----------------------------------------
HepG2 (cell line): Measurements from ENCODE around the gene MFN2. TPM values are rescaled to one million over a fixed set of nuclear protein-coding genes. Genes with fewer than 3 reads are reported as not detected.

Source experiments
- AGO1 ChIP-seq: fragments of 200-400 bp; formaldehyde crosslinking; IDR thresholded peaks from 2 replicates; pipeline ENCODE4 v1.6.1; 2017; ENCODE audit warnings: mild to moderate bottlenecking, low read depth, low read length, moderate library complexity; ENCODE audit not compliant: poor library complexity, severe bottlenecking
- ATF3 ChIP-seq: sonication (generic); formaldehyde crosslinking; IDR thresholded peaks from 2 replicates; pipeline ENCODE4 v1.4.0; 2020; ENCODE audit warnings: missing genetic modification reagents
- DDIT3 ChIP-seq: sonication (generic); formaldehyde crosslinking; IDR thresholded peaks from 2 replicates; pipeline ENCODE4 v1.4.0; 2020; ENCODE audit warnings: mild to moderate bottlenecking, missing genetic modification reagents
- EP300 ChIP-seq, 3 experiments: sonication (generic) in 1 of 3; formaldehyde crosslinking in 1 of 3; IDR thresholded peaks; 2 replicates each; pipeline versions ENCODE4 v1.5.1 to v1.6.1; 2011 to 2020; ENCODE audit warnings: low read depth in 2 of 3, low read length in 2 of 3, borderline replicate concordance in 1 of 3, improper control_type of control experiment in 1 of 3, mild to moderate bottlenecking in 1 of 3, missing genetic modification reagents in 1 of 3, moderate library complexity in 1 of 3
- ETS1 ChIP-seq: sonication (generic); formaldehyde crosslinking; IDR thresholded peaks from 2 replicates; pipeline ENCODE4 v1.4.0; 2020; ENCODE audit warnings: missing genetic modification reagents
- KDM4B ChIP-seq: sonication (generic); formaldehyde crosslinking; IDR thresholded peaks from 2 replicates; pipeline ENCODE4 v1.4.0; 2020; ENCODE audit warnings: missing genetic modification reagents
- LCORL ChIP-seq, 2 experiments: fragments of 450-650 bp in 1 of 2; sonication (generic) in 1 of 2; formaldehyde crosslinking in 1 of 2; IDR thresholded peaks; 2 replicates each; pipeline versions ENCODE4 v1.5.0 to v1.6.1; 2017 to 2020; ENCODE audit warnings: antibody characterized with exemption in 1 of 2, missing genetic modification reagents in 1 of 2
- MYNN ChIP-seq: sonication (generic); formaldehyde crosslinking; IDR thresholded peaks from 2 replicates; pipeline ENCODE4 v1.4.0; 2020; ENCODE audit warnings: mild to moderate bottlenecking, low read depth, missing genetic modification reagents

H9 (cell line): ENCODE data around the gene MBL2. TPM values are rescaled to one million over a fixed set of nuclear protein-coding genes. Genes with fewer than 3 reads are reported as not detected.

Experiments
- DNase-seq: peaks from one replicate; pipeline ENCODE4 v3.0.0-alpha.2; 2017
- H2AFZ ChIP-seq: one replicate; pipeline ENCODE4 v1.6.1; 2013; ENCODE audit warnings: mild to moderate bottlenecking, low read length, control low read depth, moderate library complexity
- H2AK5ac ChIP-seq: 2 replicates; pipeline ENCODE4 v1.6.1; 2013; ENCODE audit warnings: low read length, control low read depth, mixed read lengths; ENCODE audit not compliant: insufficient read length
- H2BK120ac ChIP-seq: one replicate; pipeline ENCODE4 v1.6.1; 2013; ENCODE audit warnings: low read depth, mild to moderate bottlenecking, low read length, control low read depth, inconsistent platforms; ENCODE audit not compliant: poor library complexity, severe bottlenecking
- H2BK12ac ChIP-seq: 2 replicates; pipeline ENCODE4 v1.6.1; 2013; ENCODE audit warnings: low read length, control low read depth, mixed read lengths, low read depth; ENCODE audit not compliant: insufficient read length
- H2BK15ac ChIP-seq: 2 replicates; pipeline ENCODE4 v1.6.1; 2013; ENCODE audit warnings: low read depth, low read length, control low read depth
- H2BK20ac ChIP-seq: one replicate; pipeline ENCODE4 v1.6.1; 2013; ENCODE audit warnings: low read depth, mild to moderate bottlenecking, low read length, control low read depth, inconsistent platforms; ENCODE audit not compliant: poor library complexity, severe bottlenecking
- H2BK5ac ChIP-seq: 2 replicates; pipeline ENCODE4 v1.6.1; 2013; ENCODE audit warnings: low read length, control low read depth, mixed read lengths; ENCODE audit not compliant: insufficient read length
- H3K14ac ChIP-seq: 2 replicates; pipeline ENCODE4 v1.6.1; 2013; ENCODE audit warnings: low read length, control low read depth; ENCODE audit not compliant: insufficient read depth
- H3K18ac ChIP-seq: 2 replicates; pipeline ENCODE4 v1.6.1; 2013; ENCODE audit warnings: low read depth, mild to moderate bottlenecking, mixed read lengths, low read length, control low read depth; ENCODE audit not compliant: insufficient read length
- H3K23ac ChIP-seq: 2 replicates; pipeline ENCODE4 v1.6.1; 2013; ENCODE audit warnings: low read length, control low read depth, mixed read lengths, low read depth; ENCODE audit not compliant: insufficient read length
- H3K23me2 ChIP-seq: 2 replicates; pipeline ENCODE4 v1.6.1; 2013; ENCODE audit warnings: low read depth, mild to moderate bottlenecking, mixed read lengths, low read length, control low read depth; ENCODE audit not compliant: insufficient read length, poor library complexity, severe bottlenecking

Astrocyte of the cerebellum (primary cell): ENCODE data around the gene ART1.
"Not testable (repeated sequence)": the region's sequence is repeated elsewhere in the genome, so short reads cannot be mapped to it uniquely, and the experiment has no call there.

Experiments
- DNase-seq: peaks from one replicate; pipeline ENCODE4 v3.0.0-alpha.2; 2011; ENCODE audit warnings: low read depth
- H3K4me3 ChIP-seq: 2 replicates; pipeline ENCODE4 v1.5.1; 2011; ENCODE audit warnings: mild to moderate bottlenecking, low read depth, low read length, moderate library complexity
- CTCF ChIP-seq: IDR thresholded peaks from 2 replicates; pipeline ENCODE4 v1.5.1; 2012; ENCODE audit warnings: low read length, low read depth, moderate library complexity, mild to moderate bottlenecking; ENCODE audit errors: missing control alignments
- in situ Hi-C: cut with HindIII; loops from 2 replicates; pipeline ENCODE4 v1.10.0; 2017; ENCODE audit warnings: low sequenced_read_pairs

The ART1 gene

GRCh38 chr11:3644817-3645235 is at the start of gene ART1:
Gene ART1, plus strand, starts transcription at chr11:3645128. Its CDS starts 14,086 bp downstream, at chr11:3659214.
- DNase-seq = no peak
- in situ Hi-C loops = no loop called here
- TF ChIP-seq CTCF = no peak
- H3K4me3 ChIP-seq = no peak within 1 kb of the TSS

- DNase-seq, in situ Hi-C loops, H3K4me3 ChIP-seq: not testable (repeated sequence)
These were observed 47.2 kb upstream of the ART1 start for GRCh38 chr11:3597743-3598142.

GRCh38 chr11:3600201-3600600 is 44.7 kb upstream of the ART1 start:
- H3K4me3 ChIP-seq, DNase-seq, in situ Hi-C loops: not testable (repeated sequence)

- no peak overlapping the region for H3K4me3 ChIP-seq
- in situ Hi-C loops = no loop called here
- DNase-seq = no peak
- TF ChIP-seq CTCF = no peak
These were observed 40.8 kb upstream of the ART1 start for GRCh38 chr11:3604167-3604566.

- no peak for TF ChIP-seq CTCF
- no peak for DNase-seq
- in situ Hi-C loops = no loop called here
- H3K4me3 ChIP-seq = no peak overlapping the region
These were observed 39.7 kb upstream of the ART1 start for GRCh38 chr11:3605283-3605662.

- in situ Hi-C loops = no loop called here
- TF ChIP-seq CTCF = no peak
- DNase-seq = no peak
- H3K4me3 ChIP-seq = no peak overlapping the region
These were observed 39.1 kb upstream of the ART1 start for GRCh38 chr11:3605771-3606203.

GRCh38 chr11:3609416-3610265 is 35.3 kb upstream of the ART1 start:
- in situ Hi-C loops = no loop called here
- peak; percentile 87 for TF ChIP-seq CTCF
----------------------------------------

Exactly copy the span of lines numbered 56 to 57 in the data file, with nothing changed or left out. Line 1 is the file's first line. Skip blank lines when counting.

- H3K4me3 ChIP-seq = no peak overlapping the region
These were observed 39.1 kb upstream of the ART1 start for GRCh38 chr11:3605771-3606203.